Objective. A fundamental issue in EEG event-related potentials (ERPs) studies is the amount of data required to have an accurate ERP model. This also impacts the time required to train a classifier for a brain-computer interface (BCI). This issue is mainly due to the poor signal-to-noise ratio and the large fluctuations of the EEG caused by several sources of variability. One of these sources is directly related to the experimental protocol or application designed, and may affect the amplitude or latency of ERPs. This usually prevents BCI classifiers from generalizing among different experimental protocols. In this paper, we analyze the effect of the amplitude and the latency variations among different experimental protocols based on the same type of ERP. Approach. We present a method to analyze and compensate for the latency variations in BCI applications. The algorithm has been tested on two widely used ERPs (P300 and observation error potentials), in three experimental protocols in each case. We report the ERP analysis and single-trial classification. Main results. The results obtained show that the designed experimental protocols significantly affect the latency of the recorded potentials but not the amplitudes. Significance. These results show how the use of latency-corrected data can be used to generalize the BCIs, reducing the calibration time when facing a new experimental protocol.

  9. Executive Dysfunctions and Event-Related Brain Potentials in Patients with Amyotrophic Lateral Sclerosis

    PubMed Central

    Seer, Caroline; Fürkötter, Stefanie; Vogts, Maj-Britt; Lange, Florian; Abdulla, Susanne; Dengler, Reinhard; Petri, Susanne; Kopp, Bruno

    2015-01-01

    A growing body of evidence implies psychological disturbances in amyotrophic lateral sclerosis (ALS). Specifically, executive dysfunctions occur in up to 50% of ALS patients. The recently shown presence of cytoplasmic aggregates (TDP-43) in ALS patients and in patients with behavioral variants of frontotemporal dementia suggests that these two disease entities form the extremes of a spectrum. The present study aimed at investigating behavioral and electrophysiological indices of conflict processing in patients with ALS. A non-verbal variant of the flanker task demanded two-choice responses to target stimuli that were surrounded by flanker stimuli which either primed the correct response or the alternative response (the latter case representing the conflict situation). Behavioral performance, event-related potentials (ERP), and lateralized readiness potentials (LRP) were analyzed in 21 ALS patients and 20 controls. In addition, relations between these measures and executive dysfunctions were examined. ALS patients performed the flanker task normally, indicating preserved conflict processing. In similar vein, ERP and LRP indices of conflict processing did not differ between groups. However, ALS patients showed enhanced posterior negative ERP waveform deflections, possibly indicating increased modulation of visual processing by frontoparietal networks in ALS. We also found that the presence of executive dysfunctions was associated with more error-prone behavior and enhanced LRP amplitudes in ALS patients, pointing to a prefrontal pathogenesis of executive dysfunctions and to a potential link between prefrontal and motor cortical functional dysregulation in ALS, respectively. PMID:26733861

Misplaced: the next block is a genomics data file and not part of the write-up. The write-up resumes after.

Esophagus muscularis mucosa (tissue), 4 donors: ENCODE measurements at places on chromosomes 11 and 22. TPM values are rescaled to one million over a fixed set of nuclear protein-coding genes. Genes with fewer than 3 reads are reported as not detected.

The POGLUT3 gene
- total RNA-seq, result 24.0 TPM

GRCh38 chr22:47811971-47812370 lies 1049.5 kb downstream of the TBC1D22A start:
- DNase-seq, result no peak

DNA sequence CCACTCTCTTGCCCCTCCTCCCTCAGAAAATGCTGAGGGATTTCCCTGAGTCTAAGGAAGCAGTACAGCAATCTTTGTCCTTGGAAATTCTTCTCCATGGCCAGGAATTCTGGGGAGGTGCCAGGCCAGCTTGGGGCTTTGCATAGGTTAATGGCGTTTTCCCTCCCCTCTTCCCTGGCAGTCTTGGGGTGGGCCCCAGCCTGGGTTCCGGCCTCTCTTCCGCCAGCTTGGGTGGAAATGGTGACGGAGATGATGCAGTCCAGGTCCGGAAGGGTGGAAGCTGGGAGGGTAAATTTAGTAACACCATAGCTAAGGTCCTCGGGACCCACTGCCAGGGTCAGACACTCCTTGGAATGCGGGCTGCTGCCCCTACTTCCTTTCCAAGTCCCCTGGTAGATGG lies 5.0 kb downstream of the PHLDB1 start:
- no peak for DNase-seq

10. An Event-Related Potential Investigation of Fear Generalization and Intolerance of Uncertainty.

    PubMed

    Nelson, Brady D; Weinberg, Anna; Pawluk, Joe; Gawlowska, Magda; Proudfit, Greg H

    2015-09-01